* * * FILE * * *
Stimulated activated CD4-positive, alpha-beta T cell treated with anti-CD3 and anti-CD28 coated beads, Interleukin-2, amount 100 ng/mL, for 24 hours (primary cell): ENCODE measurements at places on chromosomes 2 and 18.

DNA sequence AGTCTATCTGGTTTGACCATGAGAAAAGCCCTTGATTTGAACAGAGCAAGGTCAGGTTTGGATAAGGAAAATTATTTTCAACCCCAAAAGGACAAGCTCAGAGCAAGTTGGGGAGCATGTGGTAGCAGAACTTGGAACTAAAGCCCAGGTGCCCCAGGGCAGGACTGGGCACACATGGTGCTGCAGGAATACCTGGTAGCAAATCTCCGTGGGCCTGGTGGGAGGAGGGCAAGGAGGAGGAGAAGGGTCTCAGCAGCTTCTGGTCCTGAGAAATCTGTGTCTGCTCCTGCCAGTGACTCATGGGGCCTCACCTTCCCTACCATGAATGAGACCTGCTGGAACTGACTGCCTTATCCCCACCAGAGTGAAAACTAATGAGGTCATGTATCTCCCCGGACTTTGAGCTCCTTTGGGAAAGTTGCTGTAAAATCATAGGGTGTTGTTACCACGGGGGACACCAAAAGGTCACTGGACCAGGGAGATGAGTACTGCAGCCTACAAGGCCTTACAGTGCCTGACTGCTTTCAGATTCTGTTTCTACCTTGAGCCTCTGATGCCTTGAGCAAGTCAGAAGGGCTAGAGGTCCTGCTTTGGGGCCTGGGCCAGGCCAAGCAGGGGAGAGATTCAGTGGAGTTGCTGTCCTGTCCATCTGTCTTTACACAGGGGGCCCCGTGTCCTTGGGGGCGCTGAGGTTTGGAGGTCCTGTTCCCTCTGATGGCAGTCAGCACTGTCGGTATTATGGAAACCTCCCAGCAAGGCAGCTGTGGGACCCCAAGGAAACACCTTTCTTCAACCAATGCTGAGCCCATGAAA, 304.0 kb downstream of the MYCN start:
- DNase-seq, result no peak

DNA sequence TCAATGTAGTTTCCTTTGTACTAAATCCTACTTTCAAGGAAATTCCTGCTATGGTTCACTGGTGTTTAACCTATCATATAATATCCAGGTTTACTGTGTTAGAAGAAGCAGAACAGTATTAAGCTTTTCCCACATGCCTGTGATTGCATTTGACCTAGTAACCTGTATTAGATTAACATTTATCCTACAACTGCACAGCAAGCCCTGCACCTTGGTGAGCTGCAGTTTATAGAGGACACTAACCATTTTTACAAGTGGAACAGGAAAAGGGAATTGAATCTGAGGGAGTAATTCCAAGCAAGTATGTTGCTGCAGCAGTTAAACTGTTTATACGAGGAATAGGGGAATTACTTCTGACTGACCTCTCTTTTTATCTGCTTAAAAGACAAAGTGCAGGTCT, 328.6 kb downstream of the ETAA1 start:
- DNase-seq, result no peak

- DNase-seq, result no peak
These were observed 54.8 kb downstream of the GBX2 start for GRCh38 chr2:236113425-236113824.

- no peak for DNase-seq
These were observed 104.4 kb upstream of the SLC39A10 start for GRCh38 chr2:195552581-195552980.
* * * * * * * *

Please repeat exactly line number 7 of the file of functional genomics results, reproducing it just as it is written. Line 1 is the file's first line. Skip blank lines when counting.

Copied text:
These were observed 54.8 kb downstream of the GBX2 start for GRCh38 chr2:236113425-236113824.